Feedback from 2015 suggests the game is an excellent education platform particularly as results found that 97% of participants, after playing the game, knew to go to a lifeguarded beach; and there was a 20% increase in the number of children who knew to dial 999 and ask for the coastguard if they saw someone in trouble at the beach.

Bridiee Appleby-Gunnill, the RNLI’s Community Safety Product Manager, added: "We’ve created a fun, educational experience where a young person can engage and learn about water safety in a self-organised way and where academic ability does not limit learning.

"Research suggests that children learn and retain more when they can organise their own learning. Last year’s feedback has shown Minecraft to be a fantastic enabler in allowing this to happen.

"I’m really hopeful the results of this year’s challenge will be just as encouraging. We’ll be looking for participants to take part in research, to help us further develop ways to enable water safety learning in this age group."

This year, children using different platforms will be able to talk to one another while taking part in the challenge. To register your child’s involvement email [email protected]

Published in Water Safety
Tagged under

#Jellyfish - Dún Laoghaire-Rathdown County Council has raised the red warning flag in Sandycove and erected signs warning swimmers of the presence of stinging jellyfish in the water and washed up on the beach. Photographs have been taken and sent off for expert identification of the marine species.

Published in Water Safety

#Lifeguards - RNLI lifeguards will commence full-time summer patrol on 10 beaches in Northern Ireland from next Saturday 25 June.

Following a busy period of intensive training in preparation for the new season, the lifeguards will be keeping visitors safe on seven beaches along the Causeway Coast and three in Co Down.

The beaches include Benone, Downhill, Castlerock, Portstewart Strand, Portrush West, Portrush East, Whiterocks, Tyrella, Murlough and Cranfield.

From next weekend, the RNLI will take up full-time daily duty on all beaches continuing to Sunday 4 September, when weekend duty will then resume on selected beaches throughout September.

Lifeguards will be on the beach daily between 11am and 7pm on the Causeway Coast and between 10am and 6pm in Co Down.

Speaking ahead of the new season, RNLI lifeguard manager Mike Grocott is encouraging those planning a visit to the beach this summer to bear in mind some key water safety messages.

"The RNLI’s advice for anyone planning a trip to the beach is to check weather and tide times before you go and if planning to go into the water, swim at a lifeguarded beach, between the red and yellow flags," he says.

"Avoid using inflatables in strong winds or rough seas. If you get into trouble, stick your hand in the air and shout for help and if you see someone else in trouble, tell a lifeguard. If you can’t see a lifeguard, call 909 or 112 and ask for the coastguard."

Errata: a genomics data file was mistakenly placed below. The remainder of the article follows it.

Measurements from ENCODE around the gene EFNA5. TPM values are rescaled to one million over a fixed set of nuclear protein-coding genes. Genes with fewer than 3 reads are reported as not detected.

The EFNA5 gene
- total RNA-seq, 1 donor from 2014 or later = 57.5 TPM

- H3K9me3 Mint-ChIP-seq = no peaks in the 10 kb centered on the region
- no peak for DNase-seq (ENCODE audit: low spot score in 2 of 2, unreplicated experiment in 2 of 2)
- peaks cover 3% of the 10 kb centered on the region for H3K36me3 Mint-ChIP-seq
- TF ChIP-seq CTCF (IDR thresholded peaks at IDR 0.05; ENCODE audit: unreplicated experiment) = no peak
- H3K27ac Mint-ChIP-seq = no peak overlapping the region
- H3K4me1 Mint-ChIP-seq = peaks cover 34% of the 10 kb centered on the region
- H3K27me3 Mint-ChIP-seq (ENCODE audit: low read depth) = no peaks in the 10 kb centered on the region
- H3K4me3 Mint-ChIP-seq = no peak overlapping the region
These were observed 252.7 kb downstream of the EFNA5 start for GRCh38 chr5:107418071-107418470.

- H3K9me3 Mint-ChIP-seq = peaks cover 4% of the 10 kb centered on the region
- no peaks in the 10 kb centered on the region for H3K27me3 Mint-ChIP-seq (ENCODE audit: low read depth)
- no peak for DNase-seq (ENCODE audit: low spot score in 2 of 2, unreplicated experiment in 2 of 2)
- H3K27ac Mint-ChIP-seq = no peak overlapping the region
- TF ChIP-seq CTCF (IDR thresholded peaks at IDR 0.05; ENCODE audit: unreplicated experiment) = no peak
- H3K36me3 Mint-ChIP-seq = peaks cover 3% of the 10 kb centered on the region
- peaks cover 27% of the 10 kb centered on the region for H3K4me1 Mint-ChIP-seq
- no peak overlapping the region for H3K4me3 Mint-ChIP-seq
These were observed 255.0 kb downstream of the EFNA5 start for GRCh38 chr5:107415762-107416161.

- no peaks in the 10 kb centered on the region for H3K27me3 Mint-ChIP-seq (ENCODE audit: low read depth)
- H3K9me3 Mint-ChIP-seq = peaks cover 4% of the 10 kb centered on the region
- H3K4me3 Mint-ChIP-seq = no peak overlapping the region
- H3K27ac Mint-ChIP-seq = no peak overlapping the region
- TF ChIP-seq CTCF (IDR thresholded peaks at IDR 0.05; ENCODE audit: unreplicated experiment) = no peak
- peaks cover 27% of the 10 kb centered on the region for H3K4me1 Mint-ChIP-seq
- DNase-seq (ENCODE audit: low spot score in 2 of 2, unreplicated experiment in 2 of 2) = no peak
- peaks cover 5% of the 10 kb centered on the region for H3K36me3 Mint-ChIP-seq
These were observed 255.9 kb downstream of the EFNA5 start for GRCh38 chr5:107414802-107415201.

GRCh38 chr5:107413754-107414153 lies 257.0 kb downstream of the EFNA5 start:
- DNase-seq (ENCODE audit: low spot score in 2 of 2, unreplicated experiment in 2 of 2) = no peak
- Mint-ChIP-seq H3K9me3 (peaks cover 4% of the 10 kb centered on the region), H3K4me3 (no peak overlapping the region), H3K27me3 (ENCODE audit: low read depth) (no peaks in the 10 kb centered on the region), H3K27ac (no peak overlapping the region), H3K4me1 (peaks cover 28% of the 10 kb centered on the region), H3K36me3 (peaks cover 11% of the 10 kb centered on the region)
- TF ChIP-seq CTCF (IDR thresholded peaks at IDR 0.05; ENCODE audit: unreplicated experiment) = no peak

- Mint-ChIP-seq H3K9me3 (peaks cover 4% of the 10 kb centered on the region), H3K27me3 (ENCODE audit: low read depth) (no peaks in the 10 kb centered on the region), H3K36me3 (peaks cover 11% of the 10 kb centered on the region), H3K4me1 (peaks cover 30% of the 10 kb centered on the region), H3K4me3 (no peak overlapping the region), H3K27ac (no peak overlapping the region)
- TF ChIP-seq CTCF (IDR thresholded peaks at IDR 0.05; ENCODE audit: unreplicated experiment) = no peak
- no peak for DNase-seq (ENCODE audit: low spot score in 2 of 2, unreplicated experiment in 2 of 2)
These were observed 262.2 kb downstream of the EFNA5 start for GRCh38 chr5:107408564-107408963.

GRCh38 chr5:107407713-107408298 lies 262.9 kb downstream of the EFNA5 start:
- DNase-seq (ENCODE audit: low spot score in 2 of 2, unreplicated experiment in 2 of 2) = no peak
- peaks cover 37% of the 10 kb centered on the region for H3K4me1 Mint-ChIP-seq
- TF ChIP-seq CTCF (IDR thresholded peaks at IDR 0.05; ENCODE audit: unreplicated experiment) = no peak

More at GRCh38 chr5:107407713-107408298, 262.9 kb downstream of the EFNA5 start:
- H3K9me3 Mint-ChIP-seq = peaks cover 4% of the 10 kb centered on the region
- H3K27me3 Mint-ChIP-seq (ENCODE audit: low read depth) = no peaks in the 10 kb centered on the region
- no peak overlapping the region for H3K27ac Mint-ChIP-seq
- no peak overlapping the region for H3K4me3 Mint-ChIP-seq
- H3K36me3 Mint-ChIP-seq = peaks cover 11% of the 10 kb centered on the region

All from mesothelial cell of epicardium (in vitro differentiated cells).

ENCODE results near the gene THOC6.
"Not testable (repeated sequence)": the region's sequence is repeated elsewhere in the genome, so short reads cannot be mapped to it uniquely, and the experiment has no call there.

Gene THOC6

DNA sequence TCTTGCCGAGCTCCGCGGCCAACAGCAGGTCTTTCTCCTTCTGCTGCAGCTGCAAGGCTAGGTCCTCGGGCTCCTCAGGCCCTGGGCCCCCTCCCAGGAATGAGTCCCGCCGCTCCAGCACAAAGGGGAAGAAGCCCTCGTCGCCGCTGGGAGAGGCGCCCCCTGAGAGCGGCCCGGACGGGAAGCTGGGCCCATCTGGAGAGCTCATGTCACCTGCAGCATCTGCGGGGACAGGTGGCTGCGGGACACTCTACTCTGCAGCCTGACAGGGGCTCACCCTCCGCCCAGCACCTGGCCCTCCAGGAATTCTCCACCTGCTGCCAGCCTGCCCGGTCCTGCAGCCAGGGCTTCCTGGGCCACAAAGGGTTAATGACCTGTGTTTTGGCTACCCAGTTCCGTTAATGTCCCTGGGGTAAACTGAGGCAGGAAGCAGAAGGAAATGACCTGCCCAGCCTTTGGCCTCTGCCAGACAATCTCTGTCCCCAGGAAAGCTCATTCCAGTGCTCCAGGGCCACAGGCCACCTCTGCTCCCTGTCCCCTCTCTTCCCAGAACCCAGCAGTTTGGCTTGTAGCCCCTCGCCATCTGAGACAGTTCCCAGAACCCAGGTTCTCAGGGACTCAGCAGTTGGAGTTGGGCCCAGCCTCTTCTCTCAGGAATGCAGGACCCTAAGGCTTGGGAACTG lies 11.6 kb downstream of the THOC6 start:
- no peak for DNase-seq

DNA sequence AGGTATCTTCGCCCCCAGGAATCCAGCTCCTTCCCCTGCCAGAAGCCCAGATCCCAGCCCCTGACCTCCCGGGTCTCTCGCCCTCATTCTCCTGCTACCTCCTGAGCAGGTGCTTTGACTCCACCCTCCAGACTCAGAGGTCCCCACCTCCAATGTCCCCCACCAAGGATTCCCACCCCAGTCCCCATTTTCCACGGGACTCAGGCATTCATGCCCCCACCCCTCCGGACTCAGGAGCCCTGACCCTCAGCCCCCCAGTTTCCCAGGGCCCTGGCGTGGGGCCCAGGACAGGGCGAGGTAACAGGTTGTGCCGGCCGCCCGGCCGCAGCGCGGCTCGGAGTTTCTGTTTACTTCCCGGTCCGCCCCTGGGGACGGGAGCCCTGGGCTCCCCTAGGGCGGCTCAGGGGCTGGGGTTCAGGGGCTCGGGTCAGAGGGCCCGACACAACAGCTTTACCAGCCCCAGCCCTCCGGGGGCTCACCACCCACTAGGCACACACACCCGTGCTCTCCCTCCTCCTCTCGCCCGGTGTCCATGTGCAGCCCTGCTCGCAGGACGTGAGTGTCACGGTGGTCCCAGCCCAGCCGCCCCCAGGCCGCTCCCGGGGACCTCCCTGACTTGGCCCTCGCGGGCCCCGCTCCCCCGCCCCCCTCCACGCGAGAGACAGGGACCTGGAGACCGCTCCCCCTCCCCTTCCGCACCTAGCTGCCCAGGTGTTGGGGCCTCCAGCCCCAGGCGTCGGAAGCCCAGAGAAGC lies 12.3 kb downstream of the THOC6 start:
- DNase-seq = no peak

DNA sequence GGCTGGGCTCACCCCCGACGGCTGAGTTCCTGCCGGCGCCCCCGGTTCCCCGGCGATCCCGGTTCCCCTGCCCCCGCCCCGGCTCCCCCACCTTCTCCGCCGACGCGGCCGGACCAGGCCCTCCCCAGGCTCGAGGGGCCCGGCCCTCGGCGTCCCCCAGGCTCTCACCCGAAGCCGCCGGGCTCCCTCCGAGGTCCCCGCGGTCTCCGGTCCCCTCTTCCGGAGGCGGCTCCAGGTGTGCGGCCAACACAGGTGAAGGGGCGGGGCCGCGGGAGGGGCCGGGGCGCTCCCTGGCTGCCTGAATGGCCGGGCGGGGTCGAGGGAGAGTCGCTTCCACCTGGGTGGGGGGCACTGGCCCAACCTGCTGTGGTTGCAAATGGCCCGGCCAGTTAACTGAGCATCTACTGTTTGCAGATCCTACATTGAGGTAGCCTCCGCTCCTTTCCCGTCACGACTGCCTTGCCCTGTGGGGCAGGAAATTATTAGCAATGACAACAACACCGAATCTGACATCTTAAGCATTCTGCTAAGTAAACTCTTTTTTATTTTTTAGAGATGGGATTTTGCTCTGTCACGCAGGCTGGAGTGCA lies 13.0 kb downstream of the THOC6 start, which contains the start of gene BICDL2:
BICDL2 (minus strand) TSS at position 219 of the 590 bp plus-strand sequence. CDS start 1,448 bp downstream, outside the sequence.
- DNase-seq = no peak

The RNLI is running its annual national drowning prevention campaign Respect the Water throughout the summer months with the charity this year warning the public to watch out for key dangers that can catch people out in or near water.

Central to the campaign are the dangers that can lead to accidental drowning: cold water, unexpected entry into the water, and rip currents and waves.

Published in Water Safety

#InlandWaters - Waterways Ireland has warned masters and users of Ireland's inland navigations of the dangers associated with overhead power lines.

In particular, sailing vessels, sailing dinghys and workboats with cranes or large air draughts should take extra care around any overhead cables.

Vigilance is required especially in the vicinity of slipways and dinghy parks, while voyage planning is a necessity in order to identify the location of overhead lines crossing the navigations.

If the vessel or its equipment comes in contact with an overhead power line, do not attempt to move the equipment or a person if either is still in contact with or close to the cable, as the conductor may still be live or re-energise automatically.

Maintain a five-metre clearance if possible, and prevent third parties from approaching you or your vessel because of the risk of arcing.

Contact the emergency services for assistance: the ESB Networks emergency number is (+353) 1850 372 999 and Northern Ireland Electricity Networks is (+44) 0800 616 817.

Those engaged in angling are also reminded that a minimum ground distance of 30 metres should be maintained from overhead power lines when using rod and line.

Published in Inland Waterways

#WaterSafety - Waterways Ireland has echoed the recent advice over the dangers of the water during the current warm spell across Ireland.

The latest marine notice from the management body for Ireland's inland navigations warns the public on the dangers of swimming and diving in and around navigation infrastructure such as bridges, locks, weirs, pontoons and harbour jetties.

The possibility of a swimmer being struck by a vessel, its propeller or being run over is ever present while powered craft are manoeuvring. Swimming is therefore prohibited at these locations.

It follows similar warnings from the Irish Coast Guard, RNLI and Irish Water Safety urging caution to anyone engaged in activities on or near the water this summer.

The latest incident saw a 12-year-old boy airlifted to University Hospital Galway after wounding his leg on a jagged rock while cliff diving in the Gaeltacht, as Independent.ie reports.

Published in Water Safety
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About Dublin Port 

Dublin Port Company is currently investing about €277 million on its Alexandra Basin Redevelopment (ABR), which is due to be complete by 2021. The redevelopment will improve the port's capacity for large ships by deepening and lengthening 3km of its 7km of berths. The ABR is part of a €1bn capital programme up to 2028, which will also include initial work on the Dublin Port’s MP2 Project - a major capital development project proposal for works within the existing port lands in the northeastern part of the port.